Accordingly, the multivariate analysis of production systems, especially factor analysis (FA) combined with cluster analysis (CA), is useful for descriptive analysis and the simultaneous interpretation of data from several quantitative and qualitative perspectives; this provides the opportunity to refine characterization studies of dairy production systems (Aleixo et al 2007; Carrillo et al 2011). These methods enable specific and precise evaluation of complex phenomena because they treat several variables simultaneously, even when a theoretical model of the relationships between the variables is unknown (Hair Junior et al 2005; Bakke et al 2008).


Research related to production system typologies is very important for categorizing farmer groups, thereby enabling the identification of opportunities and barriers to adoption, or the outright rejection of technologies; in turn, this supports the development of specific public policies and agricultural extension programs that take into consideration the local and regional reality for farmers.


Therefore, this study aimed to characterize milk production systems in the Eastern Amazon, state of Pará, Brazil using farmer grouping based on common characteristics, and a subsequent evaluation of related technical and economic variables.

Materials and methods

Study area


This study was conducted in the state of Para, which covers most of Eastern Amazon of the Brazil. The mesoregions Southeastern and Northeastern of Pará were chosen to characterize the production systems because together they totalize 86.6% of milk production and encompass major ecosystems of dairy farming. (Figure 1).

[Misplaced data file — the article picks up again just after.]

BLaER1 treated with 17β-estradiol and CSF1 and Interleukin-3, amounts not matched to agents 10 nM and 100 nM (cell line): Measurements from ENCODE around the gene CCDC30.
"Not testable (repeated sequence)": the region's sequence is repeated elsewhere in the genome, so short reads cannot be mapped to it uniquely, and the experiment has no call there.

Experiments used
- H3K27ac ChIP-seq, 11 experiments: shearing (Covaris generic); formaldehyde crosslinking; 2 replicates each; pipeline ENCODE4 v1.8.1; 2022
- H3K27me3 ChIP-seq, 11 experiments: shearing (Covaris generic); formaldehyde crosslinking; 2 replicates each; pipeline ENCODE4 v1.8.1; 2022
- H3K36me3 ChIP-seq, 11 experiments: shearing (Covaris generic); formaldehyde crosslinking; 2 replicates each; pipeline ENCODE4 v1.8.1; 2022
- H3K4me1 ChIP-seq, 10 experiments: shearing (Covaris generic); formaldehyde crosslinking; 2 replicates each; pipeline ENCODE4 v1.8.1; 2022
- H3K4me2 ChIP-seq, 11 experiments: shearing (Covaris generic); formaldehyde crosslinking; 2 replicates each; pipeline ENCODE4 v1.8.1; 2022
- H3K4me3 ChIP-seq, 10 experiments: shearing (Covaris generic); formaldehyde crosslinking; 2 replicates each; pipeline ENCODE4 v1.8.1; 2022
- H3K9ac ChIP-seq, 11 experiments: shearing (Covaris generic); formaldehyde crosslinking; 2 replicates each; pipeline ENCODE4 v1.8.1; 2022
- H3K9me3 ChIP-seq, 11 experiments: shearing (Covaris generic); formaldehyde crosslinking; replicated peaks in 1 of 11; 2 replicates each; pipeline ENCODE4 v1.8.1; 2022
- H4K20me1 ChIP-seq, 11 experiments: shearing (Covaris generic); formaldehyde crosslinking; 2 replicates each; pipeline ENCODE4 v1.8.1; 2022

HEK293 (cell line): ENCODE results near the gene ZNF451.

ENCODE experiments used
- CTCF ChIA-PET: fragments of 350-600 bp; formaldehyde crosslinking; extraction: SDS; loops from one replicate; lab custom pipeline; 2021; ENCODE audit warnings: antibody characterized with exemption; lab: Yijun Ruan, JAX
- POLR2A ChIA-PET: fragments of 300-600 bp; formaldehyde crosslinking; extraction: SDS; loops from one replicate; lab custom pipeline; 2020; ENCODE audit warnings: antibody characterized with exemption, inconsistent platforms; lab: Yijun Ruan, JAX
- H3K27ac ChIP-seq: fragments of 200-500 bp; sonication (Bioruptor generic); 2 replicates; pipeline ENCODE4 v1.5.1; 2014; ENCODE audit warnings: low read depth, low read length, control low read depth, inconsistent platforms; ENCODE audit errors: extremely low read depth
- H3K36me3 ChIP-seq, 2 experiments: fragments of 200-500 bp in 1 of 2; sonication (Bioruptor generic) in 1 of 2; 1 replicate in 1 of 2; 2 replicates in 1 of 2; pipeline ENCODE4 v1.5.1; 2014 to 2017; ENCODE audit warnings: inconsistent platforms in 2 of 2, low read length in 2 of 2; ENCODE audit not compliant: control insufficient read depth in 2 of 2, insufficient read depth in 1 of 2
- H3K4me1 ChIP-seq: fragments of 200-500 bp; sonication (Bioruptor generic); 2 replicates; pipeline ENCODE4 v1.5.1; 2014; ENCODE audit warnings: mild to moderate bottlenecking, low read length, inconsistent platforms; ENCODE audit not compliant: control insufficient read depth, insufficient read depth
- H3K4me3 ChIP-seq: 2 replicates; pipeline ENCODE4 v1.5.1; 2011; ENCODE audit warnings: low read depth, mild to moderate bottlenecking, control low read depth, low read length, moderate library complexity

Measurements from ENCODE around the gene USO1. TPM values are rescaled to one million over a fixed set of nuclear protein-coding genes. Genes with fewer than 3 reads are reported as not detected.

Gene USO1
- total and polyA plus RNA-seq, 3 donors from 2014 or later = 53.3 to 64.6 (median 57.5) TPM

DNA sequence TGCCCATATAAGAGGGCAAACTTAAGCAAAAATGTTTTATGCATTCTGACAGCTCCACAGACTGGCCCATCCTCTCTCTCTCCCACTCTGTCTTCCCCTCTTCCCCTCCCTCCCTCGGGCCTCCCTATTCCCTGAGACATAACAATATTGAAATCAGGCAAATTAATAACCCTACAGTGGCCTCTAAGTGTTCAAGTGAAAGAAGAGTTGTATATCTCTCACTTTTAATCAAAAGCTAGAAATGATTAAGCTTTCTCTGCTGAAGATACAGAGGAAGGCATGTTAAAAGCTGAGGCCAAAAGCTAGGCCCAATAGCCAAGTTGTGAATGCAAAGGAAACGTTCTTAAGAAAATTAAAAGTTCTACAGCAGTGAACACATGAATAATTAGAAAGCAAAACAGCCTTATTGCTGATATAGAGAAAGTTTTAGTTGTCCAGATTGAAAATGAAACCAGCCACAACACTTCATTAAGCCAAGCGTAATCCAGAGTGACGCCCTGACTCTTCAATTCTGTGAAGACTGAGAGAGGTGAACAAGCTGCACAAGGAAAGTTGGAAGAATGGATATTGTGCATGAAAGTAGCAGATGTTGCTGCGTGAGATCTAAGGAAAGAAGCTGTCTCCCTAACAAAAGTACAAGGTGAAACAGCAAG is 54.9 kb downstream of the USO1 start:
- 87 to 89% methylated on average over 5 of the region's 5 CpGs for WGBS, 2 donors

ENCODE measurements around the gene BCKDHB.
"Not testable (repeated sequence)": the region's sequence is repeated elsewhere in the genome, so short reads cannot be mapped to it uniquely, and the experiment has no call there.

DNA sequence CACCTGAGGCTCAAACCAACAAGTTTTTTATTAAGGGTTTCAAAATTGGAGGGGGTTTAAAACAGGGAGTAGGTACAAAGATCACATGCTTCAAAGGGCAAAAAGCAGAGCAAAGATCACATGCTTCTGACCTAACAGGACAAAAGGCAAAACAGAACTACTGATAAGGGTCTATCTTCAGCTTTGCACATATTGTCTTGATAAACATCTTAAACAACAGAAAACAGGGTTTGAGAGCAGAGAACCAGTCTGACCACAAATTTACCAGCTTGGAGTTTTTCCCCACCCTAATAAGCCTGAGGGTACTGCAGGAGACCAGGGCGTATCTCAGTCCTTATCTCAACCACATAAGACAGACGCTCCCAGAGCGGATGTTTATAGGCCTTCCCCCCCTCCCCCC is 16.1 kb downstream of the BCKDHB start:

Figure 1: Study area location

The southeastern mesoregion of the Pará has a total area of  297,344.257 km2 and a population of 1,719.989 inhabitants. Presents as economic base the agricultural activity with a bovine population of 12,254.159 heads with aptitude to cut and milk and milk production is an alternative widely adopted in family farms (IBGE 2010; IBGE 2012).


The northeastern mesoregion of the Para covers an area of 83,074.047 km2 with a population of 1,903.264 inhabitants. The economy is based on agriculture with 1,259.273 heads of cattle, the extraction and processing of wood, but its strongest feature is the subsistence agriculture (IBGE, 2010; IBGE, 2012).